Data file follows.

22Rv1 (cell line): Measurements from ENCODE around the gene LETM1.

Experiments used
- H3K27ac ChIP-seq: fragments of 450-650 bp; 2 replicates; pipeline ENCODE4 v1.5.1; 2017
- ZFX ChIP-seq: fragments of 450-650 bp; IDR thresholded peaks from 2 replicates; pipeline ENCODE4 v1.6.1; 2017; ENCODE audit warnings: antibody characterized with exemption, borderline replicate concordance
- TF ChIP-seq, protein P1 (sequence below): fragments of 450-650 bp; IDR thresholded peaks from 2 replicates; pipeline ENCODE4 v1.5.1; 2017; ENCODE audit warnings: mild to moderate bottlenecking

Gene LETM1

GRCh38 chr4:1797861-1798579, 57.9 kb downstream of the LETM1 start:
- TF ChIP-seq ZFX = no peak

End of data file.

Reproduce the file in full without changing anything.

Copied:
22Rv1 (cell line): Measurements from ENCODE around the gene LETM1.

Experiments used
- H3K27ac ChIP-seq: fragments of 450-650 bp; 2 replicates; pipeline ENCODE4 v1.5.1; 2017
- ZFX ChIP-seq: fragments of 450-650 bp; IDR thresholded peaks from 2 replicates; pipeline ENCODE4 v1.6.1; 2017; ENCODE audit warnings: antibody characterized with exemption, borderline replicate concordance
- TF ChIP-seq, protein P1 (sequence below): fragments of 450-650 bp; IDR thresholded peaks from 2 replicates; pipeline ENCODE4 v1.5.1; 2017; ENCODE audit warnings: mild to moderate bottlenecking

Gene LETM1

GRCh38 chr4:1797861-1798579, 57.9 kb downstream of the LETM1 start:
- TF ChIP-seq ZFX = no peak